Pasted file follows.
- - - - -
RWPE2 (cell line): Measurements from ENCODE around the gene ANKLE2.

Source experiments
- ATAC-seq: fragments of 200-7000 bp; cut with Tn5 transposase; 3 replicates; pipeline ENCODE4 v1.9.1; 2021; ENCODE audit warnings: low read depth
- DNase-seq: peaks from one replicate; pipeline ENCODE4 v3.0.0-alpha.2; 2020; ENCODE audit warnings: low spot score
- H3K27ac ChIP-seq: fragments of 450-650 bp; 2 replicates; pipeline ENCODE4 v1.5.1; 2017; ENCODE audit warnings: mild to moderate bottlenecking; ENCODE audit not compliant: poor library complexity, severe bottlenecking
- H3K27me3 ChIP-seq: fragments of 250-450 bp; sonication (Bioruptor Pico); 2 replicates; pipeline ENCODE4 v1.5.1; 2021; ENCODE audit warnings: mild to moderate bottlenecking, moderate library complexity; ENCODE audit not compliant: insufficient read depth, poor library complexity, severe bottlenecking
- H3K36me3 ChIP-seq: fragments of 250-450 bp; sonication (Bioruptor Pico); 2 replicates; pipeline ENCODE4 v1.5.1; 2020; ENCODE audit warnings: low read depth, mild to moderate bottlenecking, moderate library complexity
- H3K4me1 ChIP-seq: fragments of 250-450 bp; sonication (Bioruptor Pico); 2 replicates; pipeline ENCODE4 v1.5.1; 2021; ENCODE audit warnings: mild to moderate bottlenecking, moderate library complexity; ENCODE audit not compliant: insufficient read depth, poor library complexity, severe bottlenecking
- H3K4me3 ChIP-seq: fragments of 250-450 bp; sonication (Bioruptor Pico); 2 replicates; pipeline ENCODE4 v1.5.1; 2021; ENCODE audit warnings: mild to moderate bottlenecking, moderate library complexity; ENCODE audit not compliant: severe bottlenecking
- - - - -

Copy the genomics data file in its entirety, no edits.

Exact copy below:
RWPE2 (cell line): Measurements from ENCODE around the gene ANKLE2.

Source experiments
- ATAC-seq: fragments of 200-7000 bp; cut with Tn5 transposase; 3 replicates; pipeline ENCODE4 v1.9.1; 2021; ENCODE audit warnings: low read depth
- DNase-seq: peaks from one replicate; pipeline ENCODE4 v3.0.0-alpha.2; 2020; ENCODE audit warnings: low spot score
- H3K27ac ChIP-seq: fragments of 450-650 bp; 2 replicates; pipeline ENCODE4 v1.5.1; 2017; ENCODE audit warnings: mild to moderate bottlenecking; ENCODE audit not compliant: poor library complexity, severe bottlenecking
- H3K27me3 ChIP-seq: fragments of 250-450 bp; sonication (Bioruptor Pico); 2 replicates; pipeline ENCODE4 v1.5.1; 2021; ENCODE audit warnings: mild to moderate bottlenecking, moderate library complexity; ENCODE audit not compliant: insufficient read depth, poor library complexity, severe bottlenecking
- H3K36me3 ChIP-seq: fragments of 250-450 bp; sonication (Bioruptor Pico); 2 replicates; pipeline ENCODE4 v1.5.1; 2020; ENCODE audit warnings: low read depth, mild to moderate bottlenecking, moderate library complexity
- H3K4me1 ChIP-seq: fragments of 250-450 bp; sonication (Bioruptor Pico); 2 replicates; pipeline ENCODE4 v1.5.1; 2021; ENCODE audit warnings: mild to moderate bottlenecking, moderate library complexity; ENCODE audit not compliant: insufficient read depth, poor library complexity, severe bottlenecking
- H3K4me3 ChIP-seq: fragments of 250-450 bp; sonication (Bioruptor Pico); 2 replicates; pipeline ENCODE4 v1.5.1; 2021; ENCODE audit warnings: mild to moderate bottlenecking, moderate library complexity; ENCODE audit not compliant: severe bottlenecking